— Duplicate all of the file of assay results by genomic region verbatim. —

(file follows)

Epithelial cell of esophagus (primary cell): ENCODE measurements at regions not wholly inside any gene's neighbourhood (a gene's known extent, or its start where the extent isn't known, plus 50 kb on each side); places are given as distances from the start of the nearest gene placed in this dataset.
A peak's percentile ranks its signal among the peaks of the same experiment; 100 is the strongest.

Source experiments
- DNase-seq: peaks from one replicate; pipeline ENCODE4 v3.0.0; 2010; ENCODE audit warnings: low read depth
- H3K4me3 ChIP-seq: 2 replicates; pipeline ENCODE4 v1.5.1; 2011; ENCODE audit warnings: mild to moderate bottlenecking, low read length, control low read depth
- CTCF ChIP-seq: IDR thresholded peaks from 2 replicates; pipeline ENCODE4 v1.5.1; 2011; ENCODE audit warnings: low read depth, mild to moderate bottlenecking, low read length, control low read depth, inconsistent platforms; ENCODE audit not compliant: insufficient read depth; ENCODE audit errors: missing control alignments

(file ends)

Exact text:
Epithelial cell of esophagus (primary cell): ENCODE measurements at regions not wholly inside any gene's neighbourhood (a gene's known extent, or its start where the extent isn't known, plus 50 kb on each side); places are given as distances from the start of the nearest gene placed in this dataset.
A peak's percentile ranks its signal among the peaks of the same experiment; 100 is the strongest.

Source experiments
- DNase-seq: peaks from one replicate; pipeline ENCODE4 v3.0.0; 2010; ENCODE audit warnings: low read depth
- H3K4me3 ChIP-seq: 2 replicates; pipeline ENCODE4 v1.5.1; 2011; ENCODE audit warnings: mild to moderate bottlenecking, low read length, control low read depth
- CTCF ChIP-seq: IDR thresholded peaks from 2 replicates; pipeline ENCODE4 v1.5.1; 2011; ENCODE audit warnings: low read depth, mild to moderate bottlenecking, low read length, control low read depth, inconsistent platforms; ENCODE audit not compliant: insufficient read depth; ENCODE audit errors: missing control alignments